There is an inherent isolation to the position. The old adage of the “last line of defense”, if you will. You stand in that crease alone. The puck got past you. You don’t have the comradery and communication of sitting on the bench with your teammates between shifts. You naturally develop a mentality of self-accountability and your skills development tends to focus on the individual. In stark contrast to your teammates, who’s skill development focuses on interactions with other players on the ice (passing, systems, special teams, etc.).
This will typically manifest itself in the reaction to negative experiences, whether it is an individual goal allowed or a prolonged series of losses. The first thing to remember is that you are absolutely helpless when it comes to the positive side of the scoring ledger. You cannot score goals (save for the once-a-decade empty netter). The best you can do is distribute the puck to someone else to score a goal. You have no control at all over 50% of the game. This creates an anxiety and a frustration that is difficult for other skaters to understand.
A fact of the matter is that most goals in the NHL (and even at lower levels) are scored due to some type of mistake; whether it is the goaltender’s or a skater’(s). Skaters can make mistakes all game, as they have their teammates and their goaltender willing to try to mitigate the cost of that mistake. It’s a little different with goaltenders. If a goaltender makes a mistake, chances are that puck is ending up in the back of the net. The whole nature of the position is to minimize the number of mistakes you make over the duration of the game.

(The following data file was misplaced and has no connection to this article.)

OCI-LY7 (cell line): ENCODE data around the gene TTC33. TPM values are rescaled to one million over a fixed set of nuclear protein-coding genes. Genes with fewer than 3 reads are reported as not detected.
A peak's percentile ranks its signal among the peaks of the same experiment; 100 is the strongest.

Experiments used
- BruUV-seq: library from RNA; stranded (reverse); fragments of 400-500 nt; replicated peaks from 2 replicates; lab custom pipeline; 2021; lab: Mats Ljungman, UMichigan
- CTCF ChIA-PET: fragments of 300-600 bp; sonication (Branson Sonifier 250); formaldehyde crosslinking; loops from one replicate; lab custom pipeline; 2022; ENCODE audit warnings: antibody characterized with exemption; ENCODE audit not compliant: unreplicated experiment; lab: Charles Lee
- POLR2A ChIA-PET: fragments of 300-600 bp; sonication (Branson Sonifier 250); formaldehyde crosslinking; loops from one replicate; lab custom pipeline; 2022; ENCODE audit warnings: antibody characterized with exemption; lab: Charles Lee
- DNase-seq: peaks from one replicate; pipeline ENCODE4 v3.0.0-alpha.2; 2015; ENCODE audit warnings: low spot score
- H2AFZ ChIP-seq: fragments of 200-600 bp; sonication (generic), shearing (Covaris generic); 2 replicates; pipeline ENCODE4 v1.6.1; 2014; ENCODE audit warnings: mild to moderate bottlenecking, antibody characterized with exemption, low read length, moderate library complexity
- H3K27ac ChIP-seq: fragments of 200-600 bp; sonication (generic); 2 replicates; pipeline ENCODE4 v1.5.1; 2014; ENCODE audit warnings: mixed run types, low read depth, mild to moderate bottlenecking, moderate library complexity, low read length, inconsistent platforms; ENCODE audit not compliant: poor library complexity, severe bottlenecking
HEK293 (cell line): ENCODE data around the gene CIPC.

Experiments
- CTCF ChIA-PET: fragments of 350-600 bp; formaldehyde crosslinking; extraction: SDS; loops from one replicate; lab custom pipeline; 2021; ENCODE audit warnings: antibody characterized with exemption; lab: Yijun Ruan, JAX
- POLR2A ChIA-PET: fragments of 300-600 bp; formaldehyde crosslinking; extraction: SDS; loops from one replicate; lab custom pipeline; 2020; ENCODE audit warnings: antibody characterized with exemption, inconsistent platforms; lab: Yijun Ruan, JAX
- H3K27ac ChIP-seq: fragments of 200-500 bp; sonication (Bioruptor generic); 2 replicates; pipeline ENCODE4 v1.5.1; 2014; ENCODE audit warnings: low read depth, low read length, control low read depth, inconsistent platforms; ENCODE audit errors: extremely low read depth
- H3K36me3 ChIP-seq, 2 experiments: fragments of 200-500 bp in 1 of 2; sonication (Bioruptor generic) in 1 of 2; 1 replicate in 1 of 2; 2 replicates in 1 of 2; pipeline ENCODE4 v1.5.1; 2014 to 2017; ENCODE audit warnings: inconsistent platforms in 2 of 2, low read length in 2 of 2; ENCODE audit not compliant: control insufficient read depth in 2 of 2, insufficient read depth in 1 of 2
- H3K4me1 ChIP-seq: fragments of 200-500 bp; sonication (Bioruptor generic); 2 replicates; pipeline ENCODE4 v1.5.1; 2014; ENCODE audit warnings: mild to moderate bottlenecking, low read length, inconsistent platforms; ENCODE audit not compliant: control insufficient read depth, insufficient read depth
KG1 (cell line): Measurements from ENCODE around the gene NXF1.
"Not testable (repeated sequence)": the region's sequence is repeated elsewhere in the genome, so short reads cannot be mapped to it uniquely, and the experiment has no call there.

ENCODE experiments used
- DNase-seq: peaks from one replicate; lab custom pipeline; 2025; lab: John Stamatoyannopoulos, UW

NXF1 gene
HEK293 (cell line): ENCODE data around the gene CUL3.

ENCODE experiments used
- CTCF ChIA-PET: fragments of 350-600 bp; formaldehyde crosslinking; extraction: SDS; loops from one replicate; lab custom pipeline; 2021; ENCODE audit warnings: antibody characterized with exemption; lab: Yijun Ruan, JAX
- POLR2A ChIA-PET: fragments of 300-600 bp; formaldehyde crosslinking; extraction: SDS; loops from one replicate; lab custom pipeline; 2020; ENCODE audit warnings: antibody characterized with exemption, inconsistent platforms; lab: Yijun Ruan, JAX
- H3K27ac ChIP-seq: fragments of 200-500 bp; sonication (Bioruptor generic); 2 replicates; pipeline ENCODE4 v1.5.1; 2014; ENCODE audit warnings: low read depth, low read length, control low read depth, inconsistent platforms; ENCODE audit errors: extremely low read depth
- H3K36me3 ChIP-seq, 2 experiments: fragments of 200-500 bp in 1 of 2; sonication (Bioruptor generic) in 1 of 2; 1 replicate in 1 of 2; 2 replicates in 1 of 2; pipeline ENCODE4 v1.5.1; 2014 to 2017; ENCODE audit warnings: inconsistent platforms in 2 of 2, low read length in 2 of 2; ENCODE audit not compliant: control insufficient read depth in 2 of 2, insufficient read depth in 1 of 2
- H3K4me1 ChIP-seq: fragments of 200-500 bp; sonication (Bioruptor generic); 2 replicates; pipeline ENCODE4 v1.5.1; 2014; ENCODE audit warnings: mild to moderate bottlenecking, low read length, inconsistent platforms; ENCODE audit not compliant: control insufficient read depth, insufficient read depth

This isn’t to suggest that is the mindset of the individual goaltender, however. The in-game psychology is a constant alignment of mind/body connections that allow you to feel confident in your positioning, skating, puck tracking and general focus. It’s really no different than any other athlete in that regard. Alternatively, it is exceptionally rare in sports that you can do your job comprehensively and technically well, and still experience a negative outcome.
That more than anything else, is the true burden of the goaltender. You can play a situation perfectly and you’re still looking up at that red light. If you have never put the pads on, I cannot explain to you the level of “oh, come on!” frustration that can create. There are times when you want to absolutely unload on the players on your team after a goal. Lazy backchecking, blown coverage, mis-communications, bad turnovers…I could go on all day. All of these things materially sabotage your ability to do your job well.
Different goaltenders handle this emotional component in different ways. Some externalize it violently (see Hextall, Ron). Some internalize it. Most are somewhere in the middle. Obviously, you need to be accountable for your own mistakes and sometimes you just tip your cap to the shooter when they truly earn it. There are times, though, regrettably, that your frustration vents out at teammates. Every goaltender is guilty of this.
Anger and frustration are also not necessarily compartmentalized. When you observe a goaltender appearing angry/frustrated/exasperated, etc., it is not clear where that emotion is directed. It could just as easily be directed at himself, or a combination of feeling like you could have played the scenario better, but still irritated at being put into it by the players on the ice. It’s very rarely as simple as “the left defenseman screwed up, so I am mad at him” or “my team is hanging me out to dry”.